Moments Rightly Placed: An Aleutian Memoir

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Epicenter Press, 2008 - 223 ページ
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Along a thousand-mile chain of treeless and windswept islands, Unalaska is perched at the end of the world, or, as some prefer to say, the beginning. In 1964, Ray Hudson, 22, landed in Unalaska village with a brand-new college degree, eager to teach. The Aleuts had seen many outsiders who had come but seldom stayed more than a year. Yet Hudson was no short-timer. Captivated by Unalaska and the history and traditions of its enduring people, he stayed. As the years passed--one, then five, ten, then twenty--he was embraced by his Aleut neighbors, sharing their celebrations and tragedies, teaching their children, exploring their language, and, much to their surprise, learning their delicate art of grass basketry. Ray Hudson's intimate memoir weaves together landscape and language, storytelling and silence, ancient mythology and day-to-day village life. Ultimately he pays homage to the people he came to teach, and who, in the end, were his teachers.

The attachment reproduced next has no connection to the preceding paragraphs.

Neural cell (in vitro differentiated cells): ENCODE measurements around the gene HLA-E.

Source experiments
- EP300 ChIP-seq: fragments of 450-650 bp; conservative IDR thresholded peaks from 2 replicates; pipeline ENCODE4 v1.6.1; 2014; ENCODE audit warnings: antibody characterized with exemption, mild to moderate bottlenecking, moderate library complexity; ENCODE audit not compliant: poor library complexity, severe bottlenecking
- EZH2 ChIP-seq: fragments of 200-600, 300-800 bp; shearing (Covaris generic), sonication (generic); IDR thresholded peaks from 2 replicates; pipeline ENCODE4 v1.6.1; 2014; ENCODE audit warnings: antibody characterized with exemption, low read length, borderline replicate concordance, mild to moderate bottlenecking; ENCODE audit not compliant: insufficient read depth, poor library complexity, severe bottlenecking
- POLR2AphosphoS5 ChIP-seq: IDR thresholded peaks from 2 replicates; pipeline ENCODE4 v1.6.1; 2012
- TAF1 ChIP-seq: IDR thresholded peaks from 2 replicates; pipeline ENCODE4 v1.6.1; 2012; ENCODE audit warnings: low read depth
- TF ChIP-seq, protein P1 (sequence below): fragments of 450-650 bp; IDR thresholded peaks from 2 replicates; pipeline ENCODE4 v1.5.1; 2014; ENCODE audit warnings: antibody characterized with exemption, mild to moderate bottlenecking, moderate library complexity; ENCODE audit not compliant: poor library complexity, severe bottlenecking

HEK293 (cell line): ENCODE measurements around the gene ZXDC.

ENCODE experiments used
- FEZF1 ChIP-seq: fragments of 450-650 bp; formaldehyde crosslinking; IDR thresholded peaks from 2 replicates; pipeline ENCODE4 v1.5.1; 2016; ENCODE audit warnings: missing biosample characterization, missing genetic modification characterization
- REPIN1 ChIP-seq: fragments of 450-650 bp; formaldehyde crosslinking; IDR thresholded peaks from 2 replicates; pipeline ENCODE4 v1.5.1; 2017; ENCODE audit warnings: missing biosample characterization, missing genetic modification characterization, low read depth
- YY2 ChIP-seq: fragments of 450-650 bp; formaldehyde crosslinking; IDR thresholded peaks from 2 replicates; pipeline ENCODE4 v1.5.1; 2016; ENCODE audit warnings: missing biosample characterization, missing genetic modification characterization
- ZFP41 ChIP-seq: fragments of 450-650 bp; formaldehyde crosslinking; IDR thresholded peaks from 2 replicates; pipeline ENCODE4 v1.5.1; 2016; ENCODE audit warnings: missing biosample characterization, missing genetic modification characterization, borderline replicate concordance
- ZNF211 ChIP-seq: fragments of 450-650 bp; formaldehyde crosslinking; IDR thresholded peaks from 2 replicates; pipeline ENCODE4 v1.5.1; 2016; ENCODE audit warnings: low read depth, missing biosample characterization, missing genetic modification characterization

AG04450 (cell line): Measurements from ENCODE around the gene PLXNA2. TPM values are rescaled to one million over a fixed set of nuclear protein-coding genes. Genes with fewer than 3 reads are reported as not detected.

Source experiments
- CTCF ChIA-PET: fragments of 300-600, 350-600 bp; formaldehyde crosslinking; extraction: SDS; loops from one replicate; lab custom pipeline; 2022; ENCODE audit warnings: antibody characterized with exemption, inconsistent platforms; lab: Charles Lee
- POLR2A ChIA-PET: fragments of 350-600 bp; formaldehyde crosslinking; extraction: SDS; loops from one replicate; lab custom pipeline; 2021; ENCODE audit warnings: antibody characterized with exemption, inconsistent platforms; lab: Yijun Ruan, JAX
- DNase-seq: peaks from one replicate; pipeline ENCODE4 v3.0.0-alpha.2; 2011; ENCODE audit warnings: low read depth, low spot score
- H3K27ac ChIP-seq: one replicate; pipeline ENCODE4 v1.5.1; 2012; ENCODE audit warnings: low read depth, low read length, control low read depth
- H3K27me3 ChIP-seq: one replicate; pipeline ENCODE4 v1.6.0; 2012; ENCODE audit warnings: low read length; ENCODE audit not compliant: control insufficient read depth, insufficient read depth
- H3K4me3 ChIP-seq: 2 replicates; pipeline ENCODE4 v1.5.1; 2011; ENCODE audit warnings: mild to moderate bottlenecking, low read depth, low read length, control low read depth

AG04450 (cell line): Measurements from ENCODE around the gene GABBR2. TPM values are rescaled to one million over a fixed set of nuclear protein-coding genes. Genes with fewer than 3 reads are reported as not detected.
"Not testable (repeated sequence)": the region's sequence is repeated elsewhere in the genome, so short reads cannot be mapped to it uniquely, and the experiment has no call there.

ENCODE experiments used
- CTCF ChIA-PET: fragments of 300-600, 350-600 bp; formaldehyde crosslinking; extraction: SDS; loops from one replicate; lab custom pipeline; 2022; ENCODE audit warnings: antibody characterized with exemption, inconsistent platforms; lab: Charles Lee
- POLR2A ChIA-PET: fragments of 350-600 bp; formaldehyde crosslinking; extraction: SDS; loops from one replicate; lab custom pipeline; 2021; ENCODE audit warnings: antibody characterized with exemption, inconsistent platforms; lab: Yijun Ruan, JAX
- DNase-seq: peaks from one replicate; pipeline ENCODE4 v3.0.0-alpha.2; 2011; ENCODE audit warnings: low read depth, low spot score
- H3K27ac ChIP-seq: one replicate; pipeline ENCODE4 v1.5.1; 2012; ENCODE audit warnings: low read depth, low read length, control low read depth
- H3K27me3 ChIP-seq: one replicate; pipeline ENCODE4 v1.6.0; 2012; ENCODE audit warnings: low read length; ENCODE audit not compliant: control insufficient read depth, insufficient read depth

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目次

An Autumn Hike
15
Village Lives Village Elders
33
The Schoolhouse
53
A Summer Hike
63
Village Lives Village Laughter
73
A Beginners Basket
85
Approaching Small Bay
99
A Winter Hike
107
A Spring Hike
155
Village Lives Village Friendships
167
Patterns
181
An Altered Landscape
193
The Finished Basket
205
Epilogue
217
References and Notes
220
About the author
223

Village Lives Village Grief
119
Turning Corners
133

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著者について (2008)

Ray Hudson lived in the Aleutian Islands from 1964 to 1992, and there his heart remains even though he now lives in Middlebury, Vermont, with his wife, Sally. As a teacher at Unalaska, Hudosn oversaw the publication of seven volumes of regional history, and edited a collection of stories and craft instructions by Aleut leaders. In Vermont, Hudson continues to research and write on topics related to the island. Raised in Yakima, Washignton, and a graduate of the University of Washington, Hudson stude\ied woodblock printing with Lu Fang at the Zhejiang Fin Arts Academy in Hangzhou, China. He is the recipient of the National Education Association's Leo Reano Awared for his work with First Americans. In 1990, the Alaska State Council on the Arts recognized Hudson's effort on bahalf of the arts in the Aleutians by presenting him with the Governor's Award for the Arts.

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